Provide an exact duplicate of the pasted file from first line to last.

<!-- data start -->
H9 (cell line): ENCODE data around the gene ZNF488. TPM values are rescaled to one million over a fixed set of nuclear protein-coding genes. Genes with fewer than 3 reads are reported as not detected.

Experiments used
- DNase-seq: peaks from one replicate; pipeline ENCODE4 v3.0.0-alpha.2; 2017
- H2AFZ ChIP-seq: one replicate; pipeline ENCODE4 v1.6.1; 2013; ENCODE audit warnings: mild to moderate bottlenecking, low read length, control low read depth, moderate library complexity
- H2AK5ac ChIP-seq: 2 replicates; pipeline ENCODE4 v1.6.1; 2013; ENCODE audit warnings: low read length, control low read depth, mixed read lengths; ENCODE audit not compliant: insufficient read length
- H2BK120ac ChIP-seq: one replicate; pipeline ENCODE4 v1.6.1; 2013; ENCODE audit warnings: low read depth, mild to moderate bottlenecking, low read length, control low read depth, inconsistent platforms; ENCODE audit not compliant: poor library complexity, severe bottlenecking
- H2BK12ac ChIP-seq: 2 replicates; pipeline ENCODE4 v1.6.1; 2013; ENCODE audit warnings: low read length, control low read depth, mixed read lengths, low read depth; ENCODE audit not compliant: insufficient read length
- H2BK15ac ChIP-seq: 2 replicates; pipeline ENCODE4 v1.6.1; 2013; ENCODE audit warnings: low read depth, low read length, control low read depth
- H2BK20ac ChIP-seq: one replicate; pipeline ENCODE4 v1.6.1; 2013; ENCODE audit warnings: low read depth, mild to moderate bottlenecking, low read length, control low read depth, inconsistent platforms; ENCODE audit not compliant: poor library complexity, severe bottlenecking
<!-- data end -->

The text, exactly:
H9 (cell line): ENCODE data around the gene ZNF488. TPM values are rescaled to one million over a fixed set of nuclear protein-coding genes. Genes with fewer than 3 reads are reported as not detected.

Experiments used
- DNase-seq: peaks from one replicate; pipeline ENCODE4 v3.0.0-alpha.2; 2017
- H2AFZ ChIP-seq: one replicate; pipeline ENCODE4 v1.6.1; 2013; ENCODE audit warnings: mild to moderate bottlenecking, low read length, control low read depth, moderate library complexity
- H2AK5ac ChIP-seq: 2 replicates; pipeline ENCODE4 v1.6.1; 2013; ENCODE audit warnings: low read length, control low read depth, mixed read lengths; ENCODE audit not compliant: insufficient read length
- H2BK120ac ChIP-seq: one replicate; pipeline ENCODE4 v1.6.1; 2013; ENCODE audit warnings: low read depth, mild to moderate bottlenecking, low read length, control low read depth, inconsistent platforms; ENCODE audit not compliant: poor library complexity, severe bottlenecking
- H2BK12ac ChIP-seq: 2 replicates; pipeline ENCODE4 v1.6.1; 2013; ENCODE audit warnings: low read length, control low read depth, mixed read lengths, low read depth; ENCODE audit not compliant: insufficient read length
- H2BK15ac ChIP-seq: 2 replicates; pipeline ENCODE4 v1.6.1; 2013; ENCODE audit warnings: low read depth, low read length, control low read depth
- H2BK20ac ChIP-seq: one replicate; pipeline ENCODE4 v1.6.1; 2013; ENCODE audit warnings: low read depth, mild to moderate bottlenecking, low read length, control low read depth, inconsistent platforms; ENCODE audit not compliant: poor library complexity, severe bottlenecking